May 2, 2023

Best practices for ramp inspections and future expectations for the inspection program were the topics of the European Union Aviation Safety Agency’s (EASA’s) recent RAMP Industry Forum, where regulators and industry representatives, including NBAA, gathered to discuss the program.

The forum focused on Safety Assessments of Foreign Aircraft (SAFA), or inspection of aircraft based outside of a participating member state, but also included safety assessments of commercial aircraft based in the European Union or other participating member states. The event also highlighted the results of the new alcohol testing program, a focus on inspecting fasteners, bonding wires and the storage of lithium-ion batteries, as well as the new guidance for inspecting general aviation aircraft.

In total, participating member states conduct approximately 10,000 inspections per year, and general aviation inspections continue to account for just 5-7% of the total.

In the past, the inspectors would use the same inspection checklist for commercial and general aviation flights, despite differences in requirements. This was often a point of concern for general aviation crews, who worried they would be held to commercial standards. Fortunately, EASA recently completed an effort to develop inspection standards for non-commercial operations, said Brian Koester, CAM, NBAA director, flight operations and regulations, who attended the forum.

The new inspection guidance is incorporated into the updated RAMP Inspection Manual and pre-described findings. The new manual indicates if standards apply to commercial or non-commercial aircraft, as well as indicate if they apply to aircraft based in the EU or outside.

Read the new ramp inspection manual.

Participating member states share data about inspections and findings, and the FAA has shown interest in joining the program in recent years, which would require inspections of part 129 certificate holders. However, a firm timeline for joining the program is unknown.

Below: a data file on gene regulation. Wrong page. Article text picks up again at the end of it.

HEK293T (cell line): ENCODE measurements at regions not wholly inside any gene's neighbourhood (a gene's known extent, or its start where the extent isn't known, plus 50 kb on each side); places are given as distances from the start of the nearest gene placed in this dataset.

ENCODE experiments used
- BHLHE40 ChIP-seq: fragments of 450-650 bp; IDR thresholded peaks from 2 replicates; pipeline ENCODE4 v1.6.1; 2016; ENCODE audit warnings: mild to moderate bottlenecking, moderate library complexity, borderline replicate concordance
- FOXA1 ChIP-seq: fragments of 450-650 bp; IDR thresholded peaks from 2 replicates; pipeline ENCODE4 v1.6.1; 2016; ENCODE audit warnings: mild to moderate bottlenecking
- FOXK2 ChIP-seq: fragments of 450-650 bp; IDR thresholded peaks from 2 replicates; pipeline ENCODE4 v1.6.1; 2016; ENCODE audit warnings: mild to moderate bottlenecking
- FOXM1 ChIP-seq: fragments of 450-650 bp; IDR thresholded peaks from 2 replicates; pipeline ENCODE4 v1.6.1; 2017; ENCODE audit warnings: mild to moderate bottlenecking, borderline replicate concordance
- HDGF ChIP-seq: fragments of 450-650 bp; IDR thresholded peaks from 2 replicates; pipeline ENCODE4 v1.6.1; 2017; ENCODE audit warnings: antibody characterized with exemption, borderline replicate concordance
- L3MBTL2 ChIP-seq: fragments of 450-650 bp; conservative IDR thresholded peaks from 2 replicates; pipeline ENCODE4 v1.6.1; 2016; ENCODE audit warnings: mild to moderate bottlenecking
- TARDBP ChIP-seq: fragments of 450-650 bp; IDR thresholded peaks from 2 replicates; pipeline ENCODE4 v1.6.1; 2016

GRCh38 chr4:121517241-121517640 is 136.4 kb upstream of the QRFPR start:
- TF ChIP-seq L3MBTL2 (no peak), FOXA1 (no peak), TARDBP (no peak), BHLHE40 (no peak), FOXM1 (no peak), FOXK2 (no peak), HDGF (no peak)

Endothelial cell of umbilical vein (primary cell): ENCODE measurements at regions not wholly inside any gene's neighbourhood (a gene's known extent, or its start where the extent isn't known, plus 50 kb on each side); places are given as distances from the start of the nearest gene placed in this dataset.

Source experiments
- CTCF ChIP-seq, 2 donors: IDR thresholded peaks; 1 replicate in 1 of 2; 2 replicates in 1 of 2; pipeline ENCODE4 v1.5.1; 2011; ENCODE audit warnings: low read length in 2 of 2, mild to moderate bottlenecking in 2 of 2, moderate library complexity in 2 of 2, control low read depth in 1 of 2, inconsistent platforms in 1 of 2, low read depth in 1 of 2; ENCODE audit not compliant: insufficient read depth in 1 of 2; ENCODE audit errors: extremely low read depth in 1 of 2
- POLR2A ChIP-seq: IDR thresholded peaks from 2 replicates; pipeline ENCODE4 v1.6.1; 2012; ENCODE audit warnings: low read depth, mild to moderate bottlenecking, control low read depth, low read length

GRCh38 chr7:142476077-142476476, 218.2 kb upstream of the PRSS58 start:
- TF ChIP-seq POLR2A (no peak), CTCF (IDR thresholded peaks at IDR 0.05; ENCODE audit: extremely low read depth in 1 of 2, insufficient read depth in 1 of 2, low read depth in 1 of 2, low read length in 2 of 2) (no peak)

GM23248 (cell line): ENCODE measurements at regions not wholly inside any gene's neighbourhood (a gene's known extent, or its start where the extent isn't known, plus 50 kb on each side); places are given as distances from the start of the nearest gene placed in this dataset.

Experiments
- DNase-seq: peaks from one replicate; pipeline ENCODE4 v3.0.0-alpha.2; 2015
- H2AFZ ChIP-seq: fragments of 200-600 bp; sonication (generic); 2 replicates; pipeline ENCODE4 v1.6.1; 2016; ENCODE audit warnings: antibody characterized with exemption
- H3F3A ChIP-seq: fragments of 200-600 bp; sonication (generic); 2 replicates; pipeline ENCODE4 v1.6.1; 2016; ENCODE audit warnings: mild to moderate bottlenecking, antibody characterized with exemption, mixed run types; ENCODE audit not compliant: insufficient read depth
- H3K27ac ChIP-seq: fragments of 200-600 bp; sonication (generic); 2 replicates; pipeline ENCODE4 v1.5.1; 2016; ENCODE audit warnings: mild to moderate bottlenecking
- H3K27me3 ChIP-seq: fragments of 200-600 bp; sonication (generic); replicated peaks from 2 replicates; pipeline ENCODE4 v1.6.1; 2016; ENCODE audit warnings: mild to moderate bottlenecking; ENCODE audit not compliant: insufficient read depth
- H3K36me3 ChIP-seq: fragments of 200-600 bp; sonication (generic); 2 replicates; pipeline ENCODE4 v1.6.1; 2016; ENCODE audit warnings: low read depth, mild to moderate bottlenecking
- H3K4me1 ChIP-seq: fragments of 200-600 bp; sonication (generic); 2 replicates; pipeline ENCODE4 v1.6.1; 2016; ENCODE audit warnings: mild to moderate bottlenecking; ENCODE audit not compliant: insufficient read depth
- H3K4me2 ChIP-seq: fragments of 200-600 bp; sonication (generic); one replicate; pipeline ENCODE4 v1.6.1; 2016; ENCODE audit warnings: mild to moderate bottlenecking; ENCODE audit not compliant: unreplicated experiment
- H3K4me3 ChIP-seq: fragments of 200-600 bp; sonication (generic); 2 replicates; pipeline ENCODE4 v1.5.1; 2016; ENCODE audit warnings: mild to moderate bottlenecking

The forum has brought attention to missing fasteners and bonding wires for several years. While a single missing fastener is unlikely to cancel a flight, several missing fasteners can do so. Regulators have worked with aircraft manufacturers to determine safe limits for missing fasteners on exterior panels.

“We recommend anyone flying to a participating member state conduct a thorough preflight to ensure all screws, rivets and fasteners are in place on exterior panels,” said Koester.

This year, the panel included a discussion on the proper storage of lithium-ion batteries, which are considered a “dangerous good.” In most cases, these batteries, and the electronic devices that contain them, should be carried into the cabin with the passenger’s hand luggage. Operators should review their dangerous goods storage program to ensure they’re correctly handling these materials.

Alcohol Testing

Forum participants also discussed the impact of the alcohol testing program, which went into effect in February 2021. Since then, SAFA inspectors have tested 9,000 crewmembers, typically, as part of a traditional inspection, and approximately 10% of the time the alcohol tests are conducted as a standalone inspection.

If crews have not flown internationally in the last few years, this additional testing may be surprising, Koester said, adding, inspectors will take crews away from passengers to conduct these tests due to the sensitive nature and perception of these tests.

Moving forward, EASA officials will examine whether the program is prioritizing compliance over safety, options for ensuring the inspection is risk based, as well as methods for inspecting electronic personnel licenses.